Gilead Sciences thought it had prevailed in a whistleblower lawsuit alleging it circumvented FDA rules to use a China-made active ingredient in three top HIV meds, rather than a higher-priced version from South Korea that the agency had approved.
But now the California-based drugmaker has to think again. An appeals court revived that lawsuit, remanding it back to District Court.
In a new opinion (PDF), the U.S. Court of Appeals for the Ninth Circuit revived the False Claims Act lawsuit against Gilead brought on behalf of the government by ex-employees Jeff and Sherilyn Campie. The Campies allege Gilead hid the fact that it contracted with a Chinese manufacturer to make the active ingredient in HIV meds Emtriva, Truvada and Atripla.
"We are disappointed with today’s ruling and intend to challenge this outcome and vigorously defend against these allegations," a Gilead spokesperson told FiercePharma.
For 16 months starting in December 2007, Gilead allegedly brought China-made emtricitabine into the U.S. for use in those three drugs, claiming the ingredient came from an approved South Korean manufacturer. The company did so to save money and trigger “price reduction clauses” with other manufacturing partners, the ex-employees contend.
Senior director of global quality assurance at Gilead from July 2006 to July 2009, Jeff Campie says he was terminated because he fought the company’s actions. U.S. law requires all drug manufacturing partners to be FDA-approved.
To get the ingredients into the U.S., the lawsuit claims, Gilead had labels "obscured or augmented" to conceal where the products were manufactured. Through government-funded programs such as Medicare and Medicaid, the U.S. government spent $5 billion on Emtriva, Truvada and Atripla during 2008 and 2009 alone, according to the lawsuit.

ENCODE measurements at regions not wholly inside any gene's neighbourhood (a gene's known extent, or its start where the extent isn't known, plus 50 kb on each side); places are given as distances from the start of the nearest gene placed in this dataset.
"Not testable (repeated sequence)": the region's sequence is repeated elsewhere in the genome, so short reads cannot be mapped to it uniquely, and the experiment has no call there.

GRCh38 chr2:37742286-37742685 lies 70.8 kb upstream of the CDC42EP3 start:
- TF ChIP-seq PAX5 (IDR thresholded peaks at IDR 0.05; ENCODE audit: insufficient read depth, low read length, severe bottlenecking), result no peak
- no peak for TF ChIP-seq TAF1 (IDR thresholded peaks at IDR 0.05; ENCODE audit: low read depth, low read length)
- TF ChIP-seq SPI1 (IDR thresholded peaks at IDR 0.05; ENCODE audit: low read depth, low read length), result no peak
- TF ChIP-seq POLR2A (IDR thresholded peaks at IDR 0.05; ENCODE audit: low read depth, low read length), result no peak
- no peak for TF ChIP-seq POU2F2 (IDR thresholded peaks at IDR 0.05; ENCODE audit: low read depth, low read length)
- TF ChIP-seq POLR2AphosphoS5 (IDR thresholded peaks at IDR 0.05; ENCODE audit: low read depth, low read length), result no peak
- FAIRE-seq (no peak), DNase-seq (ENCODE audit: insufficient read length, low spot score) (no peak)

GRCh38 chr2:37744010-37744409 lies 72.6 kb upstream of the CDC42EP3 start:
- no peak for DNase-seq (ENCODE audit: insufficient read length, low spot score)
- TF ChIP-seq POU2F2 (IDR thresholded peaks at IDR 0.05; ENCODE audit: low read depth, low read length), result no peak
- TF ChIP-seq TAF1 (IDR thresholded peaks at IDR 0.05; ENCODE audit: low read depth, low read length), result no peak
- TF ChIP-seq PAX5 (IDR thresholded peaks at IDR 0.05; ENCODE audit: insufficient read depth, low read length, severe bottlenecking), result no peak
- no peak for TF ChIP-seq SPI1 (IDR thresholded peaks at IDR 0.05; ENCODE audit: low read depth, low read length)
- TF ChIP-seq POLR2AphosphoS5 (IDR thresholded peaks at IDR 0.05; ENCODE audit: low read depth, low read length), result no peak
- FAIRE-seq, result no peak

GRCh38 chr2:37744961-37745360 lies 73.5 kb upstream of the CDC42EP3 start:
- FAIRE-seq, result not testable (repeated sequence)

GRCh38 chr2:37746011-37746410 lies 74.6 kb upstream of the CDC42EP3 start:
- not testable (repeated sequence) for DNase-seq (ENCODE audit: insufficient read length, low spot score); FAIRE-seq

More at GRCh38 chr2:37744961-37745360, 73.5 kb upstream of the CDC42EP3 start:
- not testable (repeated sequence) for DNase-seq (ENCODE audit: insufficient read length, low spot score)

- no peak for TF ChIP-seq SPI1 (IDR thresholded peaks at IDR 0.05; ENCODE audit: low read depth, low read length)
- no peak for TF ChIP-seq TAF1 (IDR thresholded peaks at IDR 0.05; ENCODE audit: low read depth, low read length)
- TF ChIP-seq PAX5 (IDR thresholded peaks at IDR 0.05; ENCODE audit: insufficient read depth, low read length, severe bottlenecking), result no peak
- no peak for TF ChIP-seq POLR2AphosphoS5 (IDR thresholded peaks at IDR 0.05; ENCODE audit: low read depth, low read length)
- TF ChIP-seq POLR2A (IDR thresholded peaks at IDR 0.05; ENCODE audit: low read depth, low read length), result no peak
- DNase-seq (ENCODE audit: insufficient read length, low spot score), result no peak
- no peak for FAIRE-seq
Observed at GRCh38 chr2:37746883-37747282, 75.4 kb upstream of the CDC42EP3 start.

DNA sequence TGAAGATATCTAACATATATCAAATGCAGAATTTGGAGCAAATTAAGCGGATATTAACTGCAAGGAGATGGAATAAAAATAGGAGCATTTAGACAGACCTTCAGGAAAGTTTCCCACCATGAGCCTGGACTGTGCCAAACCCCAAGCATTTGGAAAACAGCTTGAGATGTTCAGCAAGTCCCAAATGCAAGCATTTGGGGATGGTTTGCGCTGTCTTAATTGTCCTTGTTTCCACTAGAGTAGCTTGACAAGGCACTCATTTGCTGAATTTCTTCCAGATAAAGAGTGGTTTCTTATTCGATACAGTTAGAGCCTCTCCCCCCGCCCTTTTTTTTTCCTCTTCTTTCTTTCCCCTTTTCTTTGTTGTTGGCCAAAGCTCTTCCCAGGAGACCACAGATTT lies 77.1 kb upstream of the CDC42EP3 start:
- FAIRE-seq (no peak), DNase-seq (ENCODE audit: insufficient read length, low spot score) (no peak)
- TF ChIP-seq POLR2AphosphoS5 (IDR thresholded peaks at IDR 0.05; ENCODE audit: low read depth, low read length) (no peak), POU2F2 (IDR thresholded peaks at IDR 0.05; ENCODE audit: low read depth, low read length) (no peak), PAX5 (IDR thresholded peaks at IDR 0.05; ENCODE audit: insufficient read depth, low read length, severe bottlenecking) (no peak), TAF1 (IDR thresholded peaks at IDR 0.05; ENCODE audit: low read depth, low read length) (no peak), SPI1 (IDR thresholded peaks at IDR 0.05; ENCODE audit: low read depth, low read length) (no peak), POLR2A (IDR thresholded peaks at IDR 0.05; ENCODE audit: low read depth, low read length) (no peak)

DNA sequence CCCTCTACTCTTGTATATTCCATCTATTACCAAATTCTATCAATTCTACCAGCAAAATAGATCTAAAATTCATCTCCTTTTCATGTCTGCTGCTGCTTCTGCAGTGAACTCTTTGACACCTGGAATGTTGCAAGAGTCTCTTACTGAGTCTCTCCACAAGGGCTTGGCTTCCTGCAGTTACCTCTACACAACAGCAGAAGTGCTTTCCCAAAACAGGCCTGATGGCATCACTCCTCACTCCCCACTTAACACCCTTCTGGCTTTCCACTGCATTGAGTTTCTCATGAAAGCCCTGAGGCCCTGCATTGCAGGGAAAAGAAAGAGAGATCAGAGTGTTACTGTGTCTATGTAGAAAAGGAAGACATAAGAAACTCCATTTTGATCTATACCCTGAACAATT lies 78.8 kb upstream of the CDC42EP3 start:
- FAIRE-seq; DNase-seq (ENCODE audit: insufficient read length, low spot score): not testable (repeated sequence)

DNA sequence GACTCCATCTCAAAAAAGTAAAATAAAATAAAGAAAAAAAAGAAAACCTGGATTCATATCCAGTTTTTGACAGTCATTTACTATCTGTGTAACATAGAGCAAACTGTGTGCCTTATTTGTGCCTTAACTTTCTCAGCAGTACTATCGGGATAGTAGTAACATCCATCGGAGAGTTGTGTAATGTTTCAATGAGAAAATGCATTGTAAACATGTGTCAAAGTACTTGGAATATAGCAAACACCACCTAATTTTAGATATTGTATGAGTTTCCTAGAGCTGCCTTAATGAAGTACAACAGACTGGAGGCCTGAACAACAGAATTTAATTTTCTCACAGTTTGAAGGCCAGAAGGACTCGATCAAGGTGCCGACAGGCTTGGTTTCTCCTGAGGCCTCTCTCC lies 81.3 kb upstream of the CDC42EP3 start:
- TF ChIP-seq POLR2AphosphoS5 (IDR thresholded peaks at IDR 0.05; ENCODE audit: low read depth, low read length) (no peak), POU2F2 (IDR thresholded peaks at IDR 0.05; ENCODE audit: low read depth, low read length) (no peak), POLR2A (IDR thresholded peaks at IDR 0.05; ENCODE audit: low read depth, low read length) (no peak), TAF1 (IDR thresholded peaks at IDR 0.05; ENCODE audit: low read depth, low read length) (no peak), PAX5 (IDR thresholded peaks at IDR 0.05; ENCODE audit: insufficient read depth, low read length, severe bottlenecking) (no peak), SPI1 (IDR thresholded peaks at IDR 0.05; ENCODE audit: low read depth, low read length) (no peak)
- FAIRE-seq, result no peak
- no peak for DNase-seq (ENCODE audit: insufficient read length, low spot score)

Some of the unapproved emtricitabine from China also didn’t pass Gilead’s internal quality tests, and the company hid those results from the FDA, the Campies contend. When Gilead eventually asked the FDA to approve its new manufacturer, the drugmaker excluded data from failed batches, the lawsuit alleges; for example, one batch allegedly contained “residual solvent levels in excess of established limits,” while a second tested positive for “microbial contamination” in addition to arsenic, chromium and nickel contaminants.
Twice in 2015, the District Court dismissed the suit for failure to state a claim. On Friday, the appeals panel reversed that decision and remanded the case back to District Court.
The panel’s decision comes at a challenging time for Gilead as its hep C business has taken a dive after recent high-flying years. Competitive pressures have hurt Gilead’s pricing power in the once-booming market, and now the drugmaker is eying M&A in other therapeutic areas to lift its fortunes. It has high hopes for its HIV business, however, as it ushers a new generation of therapies to market.
Editor's note: This story was updated with a statement from Gilead Sciences.